Be Like Marcus Aurelius | Donald Robertson
December 7th, 2020
1 hr 26 mins 11 secs
About this Episode
Donald is a trainer and former Cognitive-Behavioural Psychotherapist, with a background in academic philosophy, who specializes in eLearning and web development. He's been involved in research on the use of eLearning as a vehicle for delivering training in CBT self-help. He's also interested in the relationship between ancient Stoic philosophy and modern evidence-based approaches to psychological-resilience training.
FIND DONALD ONLINE
[00:06:25] "I realize that Stoicism was the type of philosophy that inspired cognitive behavioral therapy. And so everything kind of came together for me. I saw the connection between philosophy and psychotherapy and a particular type of philosophy that ended up spending the rest of my life studying. "
[00:10:41] "Therapists and researchers developed what's called the cognitive theory of emotion, which says our emotions are shaped fundamentally by underlying beliefs or cognitions. And that happens to be essentially what the Stoics also believed 2300 years ago."
[00:19:04] "The Stoics want us to reappraise our values so that we realize that our own faculty of judgment is really important and our own character is really important. "
[00:20:18] "Stoicism and Socratic philosophy are designed to counteract the use of rhetoric, propaganda, emotional tactics that the media use in the same way that the sophists used to use them to manipulate crowds in ancient Athens, in ancient Rome. "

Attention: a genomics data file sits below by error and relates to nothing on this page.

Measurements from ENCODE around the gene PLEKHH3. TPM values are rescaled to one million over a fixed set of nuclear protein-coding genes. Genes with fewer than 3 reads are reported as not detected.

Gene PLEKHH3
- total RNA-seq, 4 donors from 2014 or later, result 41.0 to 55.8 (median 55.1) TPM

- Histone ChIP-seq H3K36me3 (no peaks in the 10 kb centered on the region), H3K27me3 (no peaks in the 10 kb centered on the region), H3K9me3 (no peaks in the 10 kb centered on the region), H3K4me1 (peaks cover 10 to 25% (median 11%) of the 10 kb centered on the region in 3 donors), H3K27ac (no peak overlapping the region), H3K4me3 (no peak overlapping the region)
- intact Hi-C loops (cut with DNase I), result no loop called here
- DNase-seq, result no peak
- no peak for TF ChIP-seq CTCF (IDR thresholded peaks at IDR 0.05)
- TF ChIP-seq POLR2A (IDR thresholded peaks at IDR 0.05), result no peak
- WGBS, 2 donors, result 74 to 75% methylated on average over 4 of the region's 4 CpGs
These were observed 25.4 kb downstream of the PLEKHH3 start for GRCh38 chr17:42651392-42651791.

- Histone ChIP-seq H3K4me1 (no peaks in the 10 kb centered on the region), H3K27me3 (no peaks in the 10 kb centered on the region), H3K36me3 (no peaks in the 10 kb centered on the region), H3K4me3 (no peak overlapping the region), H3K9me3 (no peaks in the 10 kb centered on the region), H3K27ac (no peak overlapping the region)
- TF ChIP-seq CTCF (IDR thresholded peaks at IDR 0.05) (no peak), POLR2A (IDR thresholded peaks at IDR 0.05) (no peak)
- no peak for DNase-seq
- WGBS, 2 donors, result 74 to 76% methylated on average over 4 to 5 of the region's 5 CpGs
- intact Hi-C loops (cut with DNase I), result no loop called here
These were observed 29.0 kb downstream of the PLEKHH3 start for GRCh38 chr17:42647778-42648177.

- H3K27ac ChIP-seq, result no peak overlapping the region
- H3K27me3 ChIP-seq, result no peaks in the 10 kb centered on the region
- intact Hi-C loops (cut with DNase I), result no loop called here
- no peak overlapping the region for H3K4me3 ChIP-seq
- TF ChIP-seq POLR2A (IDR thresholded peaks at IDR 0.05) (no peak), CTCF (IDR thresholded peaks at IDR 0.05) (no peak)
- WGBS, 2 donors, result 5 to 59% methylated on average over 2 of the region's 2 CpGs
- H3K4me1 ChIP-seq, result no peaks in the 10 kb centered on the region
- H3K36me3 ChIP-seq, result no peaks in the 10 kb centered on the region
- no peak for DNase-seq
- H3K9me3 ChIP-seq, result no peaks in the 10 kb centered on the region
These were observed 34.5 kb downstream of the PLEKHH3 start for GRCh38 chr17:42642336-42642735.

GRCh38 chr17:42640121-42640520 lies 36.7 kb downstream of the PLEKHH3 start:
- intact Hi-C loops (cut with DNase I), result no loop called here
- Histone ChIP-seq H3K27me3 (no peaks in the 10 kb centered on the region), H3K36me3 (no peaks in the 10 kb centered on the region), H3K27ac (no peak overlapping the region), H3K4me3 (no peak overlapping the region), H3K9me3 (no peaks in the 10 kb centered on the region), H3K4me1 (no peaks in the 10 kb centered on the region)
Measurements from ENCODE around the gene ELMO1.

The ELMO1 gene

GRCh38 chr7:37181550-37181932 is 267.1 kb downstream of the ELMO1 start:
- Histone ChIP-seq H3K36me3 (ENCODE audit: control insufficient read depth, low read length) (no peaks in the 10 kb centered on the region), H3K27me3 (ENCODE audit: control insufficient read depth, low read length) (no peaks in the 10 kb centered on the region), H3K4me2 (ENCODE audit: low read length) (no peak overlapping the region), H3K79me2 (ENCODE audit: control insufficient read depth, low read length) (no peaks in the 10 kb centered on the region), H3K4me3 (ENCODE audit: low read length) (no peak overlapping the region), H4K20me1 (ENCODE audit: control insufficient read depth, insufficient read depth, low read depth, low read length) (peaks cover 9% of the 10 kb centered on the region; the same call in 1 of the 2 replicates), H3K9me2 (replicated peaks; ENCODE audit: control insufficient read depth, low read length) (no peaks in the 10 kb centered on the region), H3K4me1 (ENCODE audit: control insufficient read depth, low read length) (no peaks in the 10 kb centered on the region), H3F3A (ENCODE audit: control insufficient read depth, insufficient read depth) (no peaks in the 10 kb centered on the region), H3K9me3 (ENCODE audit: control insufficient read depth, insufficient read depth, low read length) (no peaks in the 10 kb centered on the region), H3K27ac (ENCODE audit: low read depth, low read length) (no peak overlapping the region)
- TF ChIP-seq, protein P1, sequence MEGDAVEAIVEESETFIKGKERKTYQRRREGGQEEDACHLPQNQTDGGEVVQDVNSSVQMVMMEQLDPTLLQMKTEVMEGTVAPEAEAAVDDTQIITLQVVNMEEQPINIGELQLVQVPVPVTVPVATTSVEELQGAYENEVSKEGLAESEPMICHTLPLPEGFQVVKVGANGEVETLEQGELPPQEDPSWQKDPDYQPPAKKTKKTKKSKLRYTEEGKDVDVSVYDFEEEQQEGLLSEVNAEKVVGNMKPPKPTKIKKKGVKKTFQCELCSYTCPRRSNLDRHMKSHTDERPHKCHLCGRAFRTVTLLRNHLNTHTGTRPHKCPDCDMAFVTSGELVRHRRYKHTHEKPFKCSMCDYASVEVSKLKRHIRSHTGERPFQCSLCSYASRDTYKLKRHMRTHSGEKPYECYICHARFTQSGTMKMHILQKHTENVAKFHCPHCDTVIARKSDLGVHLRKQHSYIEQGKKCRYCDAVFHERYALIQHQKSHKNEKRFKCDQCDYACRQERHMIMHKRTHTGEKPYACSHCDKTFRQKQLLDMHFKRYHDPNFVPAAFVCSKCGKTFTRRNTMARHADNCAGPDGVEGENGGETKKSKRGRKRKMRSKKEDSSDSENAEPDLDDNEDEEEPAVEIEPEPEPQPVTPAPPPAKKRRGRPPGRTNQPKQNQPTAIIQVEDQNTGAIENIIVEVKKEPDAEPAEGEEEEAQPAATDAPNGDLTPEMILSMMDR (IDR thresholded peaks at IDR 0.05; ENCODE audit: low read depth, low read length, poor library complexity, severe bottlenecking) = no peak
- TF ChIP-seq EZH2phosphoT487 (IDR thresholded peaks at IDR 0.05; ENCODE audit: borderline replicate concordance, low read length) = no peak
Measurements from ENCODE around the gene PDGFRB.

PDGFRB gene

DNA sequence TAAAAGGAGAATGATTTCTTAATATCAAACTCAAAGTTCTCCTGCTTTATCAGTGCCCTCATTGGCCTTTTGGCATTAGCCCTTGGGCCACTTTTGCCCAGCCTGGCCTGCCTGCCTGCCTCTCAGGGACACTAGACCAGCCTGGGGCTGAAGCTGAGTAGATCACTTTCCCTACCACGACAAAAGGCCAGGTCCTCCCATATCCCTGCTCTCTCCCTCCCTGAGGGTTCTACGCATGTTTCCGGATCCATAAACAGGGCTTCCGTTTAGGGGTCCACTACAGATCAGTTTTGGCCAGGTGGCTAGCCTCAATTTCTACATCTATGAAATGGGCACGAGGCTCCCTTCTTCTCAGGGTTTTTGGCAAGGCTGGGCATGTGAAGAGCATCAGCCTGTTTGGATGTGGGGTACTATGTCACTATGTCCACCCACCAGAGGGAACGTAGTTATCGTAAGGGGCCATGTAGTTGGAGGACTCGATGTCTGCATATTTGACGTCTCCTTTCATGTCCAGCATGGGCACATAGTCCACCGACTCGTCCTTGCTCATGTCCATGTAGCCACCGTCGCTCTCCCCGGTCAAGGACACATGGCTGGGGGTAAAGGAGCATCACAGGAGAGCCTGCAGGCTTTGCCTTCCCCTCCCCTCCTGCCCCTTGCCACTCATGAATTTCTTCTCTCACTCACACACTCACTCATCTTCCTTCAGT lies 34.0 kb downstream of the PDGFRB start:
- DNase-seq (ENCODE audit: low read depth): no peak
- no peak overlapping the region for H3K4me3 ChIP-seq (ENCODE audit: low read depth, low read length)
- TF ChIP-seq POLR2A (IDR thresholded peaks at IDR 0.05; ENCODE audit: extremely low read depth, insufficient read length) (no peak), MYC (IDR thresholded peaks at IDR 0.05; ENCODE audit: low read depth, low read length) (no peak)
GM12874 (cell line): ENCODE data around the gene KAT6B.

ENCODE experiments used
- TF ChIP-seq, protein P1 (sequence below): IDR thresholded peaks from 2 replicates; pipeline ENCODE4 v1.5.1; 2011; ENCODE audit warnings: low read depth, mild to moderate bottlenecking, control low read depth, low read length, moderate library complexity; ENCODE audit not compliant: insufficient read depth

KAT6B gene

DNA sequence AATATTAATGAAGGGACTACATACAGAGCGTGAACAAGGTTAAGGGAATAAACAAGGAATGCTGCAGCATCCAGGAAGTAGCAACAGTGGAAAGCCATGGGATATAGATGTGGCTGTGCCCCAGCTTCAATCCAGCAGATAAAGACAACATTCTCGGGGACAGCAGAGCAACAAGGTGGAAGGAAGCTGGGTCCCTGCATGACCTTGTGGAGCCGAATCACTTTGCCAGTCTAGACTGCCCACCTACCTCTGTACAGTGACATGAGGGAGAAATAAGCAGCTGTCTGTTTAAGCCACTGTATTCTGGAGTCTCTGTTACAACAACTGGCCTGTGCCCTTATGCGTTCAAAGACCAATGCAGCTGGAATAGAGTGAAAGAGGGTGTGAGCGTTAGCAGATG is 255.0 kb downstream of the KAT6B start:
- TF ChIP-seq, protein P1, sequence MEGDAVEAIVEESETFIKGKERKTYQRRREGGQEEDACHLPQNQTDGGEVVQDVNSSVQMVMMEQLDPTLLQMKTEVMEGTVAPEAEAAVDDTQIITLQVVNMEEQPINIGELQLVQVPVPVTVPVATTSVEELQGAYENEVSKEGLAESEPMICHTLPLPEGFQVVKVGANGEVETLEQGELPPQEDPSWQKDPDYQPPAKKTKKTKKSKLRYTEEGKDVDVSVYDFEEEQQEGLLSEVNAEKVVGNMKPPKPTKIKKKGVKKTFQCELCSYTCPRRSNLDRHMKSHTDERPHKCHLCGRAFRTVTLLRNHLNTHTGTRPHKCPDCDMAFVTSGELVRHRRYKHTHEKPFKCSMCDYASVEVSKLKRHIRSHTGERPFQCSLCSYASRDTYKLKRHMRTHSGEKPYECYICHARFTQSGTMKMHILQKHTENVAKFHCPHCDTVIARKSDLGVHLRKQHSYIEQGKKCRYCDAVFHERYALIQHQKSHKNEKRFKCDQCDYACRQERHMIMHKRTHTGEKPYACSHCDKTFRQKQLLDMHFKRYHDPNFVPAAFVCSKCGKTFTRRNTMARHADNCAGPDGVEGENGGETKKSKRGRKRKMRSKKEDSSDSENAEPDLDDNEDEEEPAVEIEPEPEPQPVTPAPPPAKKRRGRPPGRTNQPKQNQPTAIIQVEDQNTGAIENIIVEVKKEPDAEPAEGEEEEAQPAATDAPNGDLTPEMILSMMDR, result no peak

[00:23:33] "But just asking in casual conversation, what makes somebody wise rather than smart, clever, shrewd by interesting conversation. That's the type of conversation that Socrates thought we should be having."
[00:24:54] "Maybe wisdom consists in being able to look at what other people think is important and realizing that it isn't. And realizing that things that other people seem to be ignoring are actually much more important. That shift in our values changes our emotions or behavior or quality of life, potentially."
[00:28:23] "Wisdom is the fundamental virtue of understanding the value of things. And then justice consists in understanding and to practice in terms of how you relate to society and your family and your friends and other individuals."
[00:29:32] "Courage is a virtue that we require in order to overcome the passion or the emotion of fear and to master that."
[01:12:56] "Marcus wants us to recognize our own imperfection and bias that's integral to Stoicism, to realize that we are creatures of passion. None of us are perfect. None of the Stoics found those claimed to be gurus of perfect."
[00:01:51] Guest Introduction
[00:05:19] How different is life now than you had imagined it would be when you were younger
[00:06:13] How psychotherapy lead Donald to Stoicism
[00:08:09] The relationship between CBT and Stoicism
[00:14:35] How could CBT and Stoicism help us stay focused in a world where everything is meant to distract us?
[00:20:44] Human nature hasn’t changed much
[00:22:31] The Stoic concept of practical wisdom.
[00:25:56] The cardinal virtues
[00:31:55] Passions versus virtues
[00:38:33] People may think that those who practice Stoicism are cold or unemotional, but that's not
[00:41:34] The circles of Hierocles
[00:47:15] What can Marcus teach us about improving our relationship with ourselves?
[00:52:49] Helping those around you flourish
[00:54:42] Who are some of the teachers and mentors that Marcus talks about and what role did these teachers and mentors play in his life?
[01:04:57] How Lucius Verus improved Marcus’ character
[01:10:02] What can we learn about being better teammates from Marcus?
[01:16:16] It is one hundred years in the future. What do you want to be remembered for?
[01:18:00] The Random Round